“Well I’ve been waiting a year/ To tell you how I’ve been feeling/ And I feel it’s a waste of time/ To be waiting a year”, Count to Four begin their album, Between Two Cities. The words are sung with a conviction and angst that echoes with familiarity, making us recall our own days of adolescence and the trials that it posed. Such moments are common occurrences on Between Two Cities – a progressive pop-punk record about the struggles of growing up.
The album starts off with its best tracks. The heavy, gushing energy and melody of I Hope Not is a declaration that it is impossible to listen to Count To Four without head-banging whereas the following tune, Lavender Town is an album highlight, giving us the most infectious opening guitar riff of the record. The voice of the band is one that recognizes that things have gone wrong and wishes to make amends through introspection. “Well I’m a dick/ I gave you hell/ I’m finally starting to/ Assimilate myself” Mike Hayden sings on Lavender Town. The hooks are catchy and the drum-fills, loud and fast.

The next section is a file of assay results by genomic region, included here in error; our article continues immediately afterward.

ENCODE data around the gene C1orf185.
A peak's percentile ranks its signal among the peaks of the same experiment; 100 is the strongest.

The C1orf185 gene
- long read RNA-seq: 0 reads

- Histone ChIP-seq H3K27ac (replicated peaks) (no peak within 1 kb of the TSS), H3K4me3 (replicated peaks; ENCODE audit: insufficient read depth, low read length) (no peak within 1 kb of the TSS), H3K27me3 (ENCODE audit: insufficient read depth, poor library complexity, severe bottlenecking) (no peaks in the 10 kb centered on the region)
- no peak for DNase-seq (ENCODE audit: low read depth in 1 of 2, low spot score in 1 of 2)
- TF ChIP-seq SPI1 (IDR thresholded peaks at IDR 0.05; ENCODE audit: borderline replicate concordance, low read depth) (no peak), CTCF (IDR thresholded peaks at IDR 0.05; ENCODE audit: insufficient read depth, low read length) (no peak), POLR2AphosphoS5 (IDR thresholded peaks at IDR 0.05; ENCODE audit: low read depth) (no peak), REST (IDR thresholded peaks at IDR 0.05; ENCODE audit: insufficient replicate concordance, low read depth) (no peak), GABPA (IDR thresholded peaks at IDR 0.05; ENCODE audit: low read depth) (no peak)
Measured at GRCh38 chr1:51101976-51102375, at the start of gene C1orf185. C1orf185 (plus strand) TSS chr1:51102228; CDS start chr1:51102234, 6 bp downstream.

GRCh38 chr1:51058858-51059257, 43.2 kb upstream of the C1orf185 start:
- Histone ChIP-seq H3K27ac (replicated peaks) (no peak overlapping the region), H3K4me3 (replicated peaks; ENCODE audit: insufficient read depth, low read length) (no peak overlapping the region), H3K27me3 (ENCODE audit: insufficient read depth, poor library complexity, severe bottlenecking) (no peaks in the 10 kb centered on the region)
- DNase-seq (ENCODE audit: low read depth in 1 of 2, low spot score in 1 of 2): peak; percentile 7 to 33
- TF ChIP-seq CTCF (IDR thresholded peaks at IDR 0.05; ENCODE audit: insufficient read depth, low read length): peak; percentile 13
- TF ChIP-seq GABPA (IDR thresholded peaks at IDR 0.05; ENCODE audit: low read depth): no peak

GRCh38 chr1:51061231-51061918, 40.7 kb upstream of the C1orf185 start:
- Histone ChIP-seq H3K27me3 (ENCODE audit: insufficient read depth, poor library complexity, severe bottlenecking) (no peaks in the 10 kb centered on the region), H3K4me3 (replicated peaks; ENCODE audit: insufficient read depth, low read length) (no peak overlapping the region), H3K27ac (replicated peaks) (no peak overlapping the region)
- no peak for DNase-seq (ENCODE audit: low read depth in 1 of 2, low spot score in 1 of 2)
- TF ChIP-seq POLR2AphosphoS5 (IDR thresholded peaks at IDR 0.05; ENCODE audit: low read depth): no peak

The bass takes the spotlight on the scorching You Got Your Woody Allen In My Gerard Butler and the sound gets a tad darker on Tear It Apart.
The album’s closer Bottles and Books, however, comes as one of its greatest high points. The band slightly steers away from the style of the previous tracks and creates a song laden with tempo changes and slow, heavy alternative-styled guitar chords.
Favorite Track: Lavender Town
1. I Hope Not
2. Lavender Town
3. Plastic Dinosaurs
4. You Got Your Woody Allen In My Gerard Butler
5. Get To It
6. Tear It Apart
7. Good Days Pt.II
8. My M.O.
9. Growing Up And Growing Beards
10. Bottles And Books
11. I Hope Not (Acoustic) [feat. Dorian Cooke]